The weather surrounding Arizona was such that many would-be attendees from bordering states were unable to arrive, although one determined Cessna 195 owner started with a Pacific Ocean-facing departure and climb to an eastward VFR-on-top flight from California. Local aircraft owners began turning out in force through the afternoon.
Saturday dawned bright and clear and tower staff and aircraft parking marshals were busy from the start as arrivals begin filling the ramp. The juxtaposition of a turbine powered, single seat Helicycle sitting in front of the B-17 foreshadowed the day to come.
The mid-morning arrival of a 15-ship formation of Nanchang CJ-6s and friends excited the growing crowd. After a formation break the group landed and rumbled to a stop in line between rows of showplanes. A formation of Stearmans dotted the sky with smoke-on passes and by noon the ramp was covered with people and airplanes.
Experimental aircraft ran the gamut from a tiny silver Hummelbird to a fire-breathing Lancair IV-P. Award winners included a snappy white and yellow GY-20 Minicab, an amphibious Challenger in Coast Guard-livery and a custom painted Rotorway helicopter. Antique and vintage enthusiasts admired Waco biplanes, an Oshkosh award-winning Stinson Gullwing, round-motored Cessnas and a Globe Swift with all the mods. Perhaps the most unusual looking airplane in attendance was a 1962 Nardi FN-333 amphib with a single, large hull float, outriggers, and a twin tail.
Afternoon flying activities heated up when the Fuelventure 400 race participants arrived. Competitors launched and recovered at nearby Phoenix Regional Airport, and after completing their final weigh-ins to determine the most fuel-efficient airplane in the sky, a gaggle of racers made high speed passes down the runway. The third annual Fuelventure’s overall winner was none other than Klaus Savier, averaging 57 mpg at 225 mph over the 400-mile course in his highly modified VariEze.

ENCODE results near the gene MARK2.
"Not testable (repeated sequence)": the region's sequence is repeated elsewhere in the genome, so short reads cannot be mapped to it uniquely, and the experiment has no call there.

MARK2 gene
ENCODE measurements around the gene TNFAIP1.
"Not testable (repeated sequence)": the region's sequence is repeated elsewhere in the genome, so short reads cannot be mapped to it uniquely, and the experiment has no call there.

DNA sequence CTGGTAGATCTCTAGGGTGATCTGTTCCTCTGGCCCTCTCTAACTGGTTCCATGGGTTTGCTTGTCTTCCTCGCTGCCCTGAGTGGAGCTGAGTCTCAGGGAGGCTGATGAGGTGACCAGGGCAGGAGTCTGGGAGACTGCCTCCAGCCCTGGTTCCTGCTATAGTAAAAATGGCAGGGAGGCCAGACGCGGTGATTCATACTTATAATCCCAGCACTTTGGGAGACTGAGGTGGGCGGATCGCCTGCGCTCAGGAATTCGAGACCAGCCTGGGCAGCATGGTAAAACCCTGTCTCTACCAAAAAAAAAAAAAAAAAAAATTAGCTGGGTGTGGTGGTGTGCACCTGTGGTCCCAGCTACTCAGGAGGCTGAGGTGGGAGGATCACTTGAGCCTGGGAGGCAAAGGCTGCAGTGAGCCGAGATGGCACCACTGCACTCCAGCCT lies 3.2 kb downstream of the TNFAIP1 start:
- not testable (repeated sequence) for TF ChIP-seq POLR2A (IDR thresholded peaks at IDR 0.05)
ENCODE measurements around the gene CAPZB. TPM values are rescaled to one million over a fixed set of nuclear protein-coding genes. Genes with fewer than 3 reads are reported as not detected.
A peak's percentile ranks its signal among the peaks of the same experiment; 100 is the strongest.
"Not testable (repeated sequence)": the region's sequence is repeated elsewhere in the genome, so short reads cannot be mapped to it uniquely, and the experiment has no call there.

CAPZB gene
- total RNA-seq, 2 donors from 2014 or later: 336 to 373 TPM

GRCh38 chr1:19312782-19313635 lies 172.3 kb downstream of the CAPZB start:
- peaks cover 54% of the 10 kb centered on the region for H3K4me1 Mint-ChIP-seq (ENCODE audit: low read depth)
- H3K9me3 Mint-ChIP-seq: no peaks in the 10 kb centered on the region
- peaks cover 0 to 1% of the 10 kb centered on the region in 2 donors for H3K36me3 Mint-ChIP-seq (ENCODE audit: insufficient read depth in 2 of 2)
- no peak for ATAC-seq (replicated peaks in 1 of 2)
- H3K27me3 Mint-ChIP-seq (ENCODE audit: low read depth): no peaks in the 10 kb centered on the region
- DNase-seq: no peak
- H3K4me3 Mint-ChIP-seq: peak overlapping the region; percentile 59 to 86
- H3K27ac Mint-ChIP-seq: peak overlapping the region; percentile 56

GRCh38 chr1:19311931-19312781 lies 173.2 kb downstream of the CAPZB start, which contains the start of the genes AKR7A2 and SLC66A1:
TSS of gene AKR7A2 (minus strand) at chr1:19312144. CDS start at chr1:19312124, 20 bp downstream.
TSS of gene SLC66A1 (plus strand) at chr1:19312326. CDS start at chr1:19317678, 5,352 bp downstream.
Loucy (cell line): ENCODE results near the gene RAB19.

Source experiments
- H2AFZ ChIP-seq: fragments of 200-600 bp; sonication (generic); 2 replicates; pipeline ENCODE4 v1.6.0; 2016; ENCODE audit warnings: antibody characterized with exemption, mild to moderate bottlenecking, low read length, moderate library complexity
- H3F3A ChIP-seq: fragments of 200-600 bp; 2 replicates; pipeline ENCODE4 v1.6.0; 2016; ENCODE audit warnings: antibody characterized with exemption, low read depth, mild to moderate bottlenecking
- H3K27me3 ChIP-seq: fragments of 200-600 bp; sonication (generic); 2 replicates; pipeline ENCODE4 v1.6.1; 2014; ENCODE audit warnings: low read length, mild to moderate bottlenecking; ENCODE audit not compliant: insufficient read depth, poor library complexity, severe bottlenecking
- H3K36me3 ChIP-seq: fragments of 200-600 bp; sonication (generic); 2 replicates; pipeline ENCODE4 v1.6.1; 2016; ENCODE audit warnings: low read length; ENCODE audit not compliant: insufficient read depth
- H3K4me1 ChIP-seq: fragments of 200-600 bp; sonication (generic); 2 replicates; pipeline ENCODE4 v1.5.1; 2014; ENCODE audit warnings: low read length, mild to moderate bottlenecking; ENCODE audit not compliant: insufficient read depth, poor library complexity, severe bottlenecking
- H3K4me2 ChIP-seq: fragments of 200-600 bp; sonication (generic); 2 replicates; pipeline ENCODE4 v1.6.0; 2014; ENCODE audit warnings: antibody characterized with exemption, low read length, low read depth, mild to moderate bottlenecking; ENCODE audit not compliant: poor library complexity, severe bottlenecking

A True volunteer event
Copperstate is the largest all-volunteer run fly-in in the United States with more than 250 individuals making it happen. Organizers said “thank you” in a huge way on Saturday afternoon to two volunteers who went “above and beyond” in their efforts to ensure the success of the show. Al Lerfald and Marty Skalon received warbird rides they will long remember. Lerfald produced the event signage hanging throughout the grounds and Skalon solved numerous electrical issues at the site that greatly improved safety.
Thanks to the gracious donation of flight time from the CAF’s B-25 crew and the owner and pilot of the P-51 Red Dog.
The crowd stayed late into the afternoon, lining the edge of the parallel taxiway to watch departing showplanes make demonstration passes before they headed off for home.
McChesney received many positive comments attendees who appreciated the county fair-like, family fun environment at Copperstate. “We’ve created an atmosphere like the way fly-ins were in the late 1960s and early 70s. It’s a mellow, calm, enjoyable fly-in. Nobody is showing off, but the pilots are showing their airplanes well,” said McChesney. “I think we’re doing it right.”
The 2011 Copperstate Fly-In will be held October 20-22. Mark your calendar now!